- Delivering the most relevant content to searchers
- Ensuring that searchers have a smooth and pleasant experience on the website
So, as a general rule, if you:
- Keep your content high-quality and relevant
- Make sure your site offers a great experience
- Loads fast
- Produces relevant and high quality content
- Covers topics in depth
Then you should see better search engine results over time.
Search engines such as Google consistently alter their algorithms in order to better meet these two goals.
This means that some previously successful websites can suddenly see a dip in traffic. By focusing on quality and relevance, you go some way to protecting yourself from potential future updates.
What is PPC?
It isn’t all that difficult to work out what Pay Per Click (PPC) is.
Using PPC to boost search engine traffic is all about paying search engines for each visitor (click) they send your way. You pay a search engine based on a keyword or key phrase you want to receive traffic for.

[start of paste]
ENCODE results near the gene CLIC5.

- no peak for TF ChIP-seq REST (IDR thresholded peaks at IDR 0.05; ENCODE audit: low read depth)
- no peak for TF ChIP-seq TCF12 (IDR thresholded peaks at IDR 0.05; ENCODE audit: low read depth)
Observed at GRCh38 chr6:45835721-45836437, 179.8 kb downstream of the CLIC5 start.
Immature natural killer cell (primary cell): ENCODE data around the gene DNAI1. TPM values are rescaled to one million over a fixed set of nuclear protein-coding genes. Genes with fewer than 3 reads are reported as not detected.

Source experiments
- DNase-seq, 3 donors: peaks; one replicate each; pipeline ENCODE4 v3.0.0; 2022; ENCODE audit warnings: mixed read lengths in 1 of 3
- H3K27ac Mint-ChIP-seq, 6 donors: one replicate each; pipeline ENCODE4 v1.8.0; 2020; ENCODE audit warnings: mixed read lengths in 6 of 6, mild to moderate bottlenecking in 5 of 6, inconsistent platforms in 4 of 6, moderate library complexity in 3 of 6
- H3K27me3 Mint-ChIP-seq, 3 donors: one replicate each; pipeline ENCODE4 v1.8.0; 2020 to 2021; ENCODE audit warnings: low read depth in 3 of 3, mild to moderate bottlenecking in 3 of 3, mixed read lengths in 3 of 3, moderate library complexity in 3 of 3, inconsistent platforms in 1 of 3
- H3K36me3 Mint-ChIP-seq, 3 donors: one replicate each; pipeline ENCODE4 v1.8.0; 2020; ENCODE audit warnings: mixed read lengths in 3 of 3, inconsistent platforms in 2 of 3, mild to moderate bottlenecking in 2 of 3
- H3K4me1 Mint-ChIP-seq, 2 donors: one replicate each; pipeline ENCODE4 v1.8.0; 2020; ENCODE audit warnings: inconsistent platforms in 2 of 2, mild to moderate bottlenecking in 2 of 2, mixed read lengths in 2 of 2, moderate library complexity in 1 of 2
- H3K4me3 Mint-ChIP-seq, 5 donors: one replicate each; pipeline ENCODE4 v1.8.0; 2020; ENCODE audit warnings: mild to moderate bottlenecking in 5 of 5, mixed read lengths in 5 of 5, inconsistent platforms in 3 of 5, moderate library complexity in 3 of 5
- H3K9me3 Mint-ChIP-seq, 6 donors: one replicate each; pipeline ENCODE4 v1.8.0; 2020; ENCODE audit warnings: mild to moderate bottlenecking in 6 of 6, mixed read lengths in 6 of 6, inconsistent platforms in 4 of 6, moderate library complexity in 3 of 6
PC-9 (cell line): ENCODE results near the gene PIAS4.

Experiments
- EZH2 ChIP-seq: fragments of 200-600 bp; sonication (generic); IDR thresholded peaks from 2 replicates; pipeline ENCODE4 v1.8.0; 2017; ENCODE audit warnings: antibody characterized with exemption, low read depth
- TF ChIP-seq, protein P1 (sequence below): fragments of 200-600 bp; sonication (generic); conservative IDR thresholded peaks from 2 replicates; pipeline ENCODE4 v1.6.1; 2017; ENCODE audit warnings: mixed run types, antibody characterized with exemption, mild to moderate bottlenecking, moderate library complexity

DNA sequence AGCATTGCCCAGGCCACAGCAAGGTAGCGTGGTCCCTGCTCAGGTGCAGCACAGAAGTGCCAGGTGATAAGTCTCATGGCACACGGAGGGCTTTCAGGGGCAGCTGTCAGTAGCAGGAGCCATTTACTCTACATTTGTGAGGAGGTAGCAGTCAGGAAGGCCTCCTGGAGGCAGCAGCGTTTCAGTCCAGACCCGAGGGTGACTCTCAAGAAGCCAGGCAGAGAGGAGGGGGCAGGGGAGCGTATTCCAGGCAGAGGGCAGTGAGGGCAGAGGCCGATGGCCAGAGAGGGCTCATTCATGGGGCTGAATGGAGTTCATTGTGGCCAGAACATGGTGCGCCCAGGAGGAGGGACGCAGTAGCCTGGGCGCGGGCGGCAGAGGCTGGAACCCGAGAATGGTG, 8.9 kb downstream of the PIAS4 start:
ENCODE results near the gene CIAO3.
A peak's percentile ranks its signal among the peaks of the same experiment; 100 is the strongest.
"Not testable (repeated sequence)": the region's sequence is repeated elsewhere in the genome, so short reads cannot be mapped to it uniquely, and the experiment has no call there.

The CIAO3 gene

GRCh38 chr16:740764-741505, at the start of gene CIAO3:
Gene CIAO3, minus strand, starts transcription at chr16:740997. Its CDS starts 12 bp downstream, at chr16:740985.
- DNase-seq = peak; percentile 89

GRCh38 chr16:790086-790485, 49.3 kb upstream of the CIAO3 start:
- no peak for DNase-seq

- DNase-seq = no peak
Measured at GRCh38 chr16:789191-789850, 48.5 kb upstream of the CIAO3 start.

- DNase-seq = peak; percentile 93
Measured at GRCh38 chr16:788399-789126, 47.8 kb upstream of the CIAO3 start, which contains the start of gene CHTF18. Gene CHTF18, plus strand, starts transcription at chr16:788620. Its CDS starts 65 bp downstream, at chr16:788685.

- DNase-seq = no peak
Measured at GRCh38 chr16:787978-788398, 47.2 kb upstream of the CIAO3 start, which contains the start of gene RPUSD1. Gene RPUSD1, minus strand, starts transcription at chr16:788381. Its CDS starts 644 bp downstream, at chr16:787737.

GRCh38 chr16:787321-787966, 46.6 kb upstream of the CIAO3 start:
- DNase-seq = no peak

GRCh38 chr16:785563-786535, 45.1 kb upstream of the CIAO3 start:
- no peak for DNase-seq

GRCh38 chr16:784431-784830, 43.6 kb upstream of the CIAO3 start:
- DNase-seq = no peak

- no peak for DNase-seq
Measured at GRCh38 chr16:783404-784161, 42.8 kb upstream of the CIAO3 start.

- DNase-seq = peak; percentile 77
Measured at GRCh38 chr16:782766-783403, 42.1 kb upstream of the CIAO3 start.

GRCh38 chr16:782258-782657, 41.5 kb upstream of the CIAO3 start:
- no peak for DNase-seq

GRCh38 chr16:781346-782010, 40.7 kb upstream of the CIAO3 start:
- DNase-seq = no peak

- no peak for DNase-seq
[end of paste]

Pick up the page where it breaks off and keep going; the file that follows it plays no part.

There are other ways to target via PPC, such as Shopping ads, YouTube ads, Display ads and so on.
Models implemented by Facebook and LinkedIn are also pay per click models. If you advertise on any of these sites , you are likely doing pay per click ads.
But PPC isn’t as simple as providers telling advertisers:
“Give us $1 and we will send you a visitor”
Many factors come into play that will determine how successful your PPC campaigns are and how much you actually end up paying per click. These include:
- The match between your website and the keywords you are targeting
- The quality of your website to the search query
- How much you are willing to pay per visitor meaning max cost per click bid
- How much competition there is for the keywords you are targeting
- The past success of your search engine ads
- The past success of ads that have run for that keyword
It is arguably much quicker and easier to get visitors via PPC than through SEO.